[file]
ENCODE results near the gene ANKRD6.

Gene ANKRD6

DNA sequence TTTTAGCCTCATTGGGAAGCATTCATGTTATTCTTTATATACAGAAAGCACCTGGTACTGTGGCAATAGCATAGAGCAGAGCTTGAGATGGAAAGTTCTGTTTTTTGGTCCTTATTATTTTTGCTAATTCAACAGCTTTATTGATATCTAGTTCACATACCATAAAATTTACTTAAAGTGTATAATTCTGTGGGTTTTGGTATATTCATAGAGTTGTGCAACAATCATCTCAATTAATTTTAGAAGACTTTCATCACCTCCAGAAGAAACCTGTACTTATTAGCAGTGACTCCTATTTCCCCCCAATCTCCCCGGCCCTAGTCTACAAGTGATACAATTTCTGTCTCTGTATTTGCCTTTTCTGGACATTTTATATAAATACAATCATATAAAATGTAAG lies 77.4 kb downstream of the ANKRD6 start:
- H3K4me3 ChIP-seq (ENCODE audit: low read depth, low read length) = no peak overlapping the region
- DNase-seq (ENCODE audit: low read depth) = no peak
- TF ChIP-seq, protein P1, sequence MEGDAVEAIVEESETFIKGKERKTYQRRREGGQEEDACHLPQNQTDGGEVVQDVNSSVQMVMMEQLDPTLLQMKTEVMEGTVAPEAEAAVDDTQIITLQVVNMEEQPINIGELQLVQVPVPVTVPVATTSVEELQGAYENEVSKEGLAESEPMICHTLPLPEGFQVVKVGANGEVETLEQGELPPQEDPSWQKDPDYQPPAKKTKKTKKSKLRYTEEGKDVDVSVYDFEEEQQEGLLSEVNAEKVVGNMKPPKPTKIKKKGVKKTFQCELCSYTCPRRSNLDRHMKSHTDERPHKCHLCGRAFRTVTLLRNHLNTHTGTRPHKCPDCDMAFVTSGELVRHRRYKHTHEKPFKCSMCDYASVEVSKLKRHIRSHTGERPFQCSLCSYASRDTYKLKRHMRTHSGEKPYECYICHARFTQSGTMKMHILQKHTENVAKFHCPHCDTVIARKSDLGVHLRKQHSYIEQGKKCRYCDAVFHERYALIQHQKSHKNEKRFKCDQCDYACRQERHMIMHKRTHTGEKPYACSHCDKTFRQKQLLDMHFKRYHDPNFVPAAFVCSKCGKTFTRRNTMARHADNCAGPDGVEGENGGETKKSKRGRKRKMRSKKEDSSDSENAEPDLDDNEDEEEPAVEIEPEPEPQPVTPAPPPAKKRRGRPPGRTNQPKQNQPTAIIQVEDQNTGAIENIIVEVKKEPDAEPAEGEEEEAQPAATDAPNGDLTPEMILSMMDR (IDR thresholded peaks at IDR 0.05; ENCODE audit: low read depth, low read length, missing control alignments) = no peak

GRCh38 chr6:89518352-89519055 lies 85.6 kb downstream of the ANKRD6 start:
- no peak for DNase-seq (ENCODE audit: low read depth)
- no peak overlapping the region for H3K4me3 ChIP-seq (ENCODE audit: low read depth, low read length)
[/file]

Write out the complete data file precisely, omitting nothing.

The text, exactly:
ENCODE results near the gene ANKRD6.

Gene ANKRD6

DNA sequence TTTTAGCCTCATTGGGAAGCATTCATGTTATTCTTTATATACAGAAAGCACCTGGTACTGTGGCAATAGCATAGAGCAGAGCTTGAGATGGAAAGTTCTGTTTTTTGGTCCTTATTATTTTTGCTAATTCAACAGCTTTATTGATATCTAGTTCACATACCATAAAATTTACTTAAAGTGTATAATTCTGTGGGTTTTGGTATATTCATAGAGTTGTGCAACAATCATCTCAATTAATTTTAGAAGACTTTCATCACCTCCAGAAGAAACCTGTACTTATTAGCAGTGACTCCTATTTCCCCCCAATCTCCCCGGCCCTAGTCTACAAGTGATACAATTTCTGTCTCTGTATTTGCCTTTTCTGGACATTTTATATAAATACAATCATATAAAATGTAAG lies 77.4 kb downstream of the ANKRD6 start:
- H3K4me3 ChIP-seq (ENCODE audit: low read depth, low read length) = no peak overlapping the region
- DNase-seq (ENCODE audit: low read depth) = no peak
- TF ChIP-seq, protein P1, sequence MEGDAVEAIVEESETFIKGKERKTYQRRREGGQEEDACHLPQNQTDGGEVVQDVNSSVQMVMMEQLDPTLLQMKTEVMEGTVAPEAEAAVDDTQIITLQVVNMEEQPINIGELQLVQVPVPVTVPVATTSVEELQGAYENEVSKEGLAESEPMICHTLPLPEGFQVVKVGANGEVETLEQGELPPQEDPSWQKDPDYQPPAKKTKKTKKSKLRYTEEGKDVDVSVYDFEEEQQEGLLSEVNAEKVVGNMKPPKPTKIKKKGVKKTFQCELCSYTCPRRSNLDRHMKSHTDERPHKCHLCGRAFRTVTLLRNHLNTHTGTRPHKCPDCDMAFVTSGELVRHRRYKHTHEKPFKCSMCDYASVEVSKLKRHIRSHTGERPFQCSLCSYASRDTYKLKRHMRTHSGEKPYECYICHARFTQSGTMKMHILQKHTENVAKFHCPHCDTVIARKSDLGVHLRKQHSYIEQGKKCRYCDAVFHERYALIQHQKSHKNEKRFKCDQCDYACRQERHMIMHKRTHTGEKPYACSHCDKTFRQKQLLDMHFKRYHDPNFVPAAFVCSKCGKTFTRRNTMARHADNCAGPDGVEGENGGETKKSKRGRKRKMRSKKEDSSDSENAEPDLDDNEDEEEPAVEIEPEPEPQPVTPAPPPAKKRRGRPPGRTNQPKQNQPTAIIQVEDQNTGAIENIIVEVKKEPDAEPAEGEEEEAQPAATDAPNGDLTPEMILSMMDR (IDR thresholded peaks at IDR 0.05; ENCODE audit: low read depth, low read length, missing control alignments) = no peak

GRCh38 chr6:89518352-89519055 lies 85.6 kb downstream of the ANKRD6 start:
- no peak for DNase-seq (ENCODE audit: low read depth)
- no peak overlapping the region for H3K4me3 ChIP-seq (ENCODE audit: low read depth, low read length)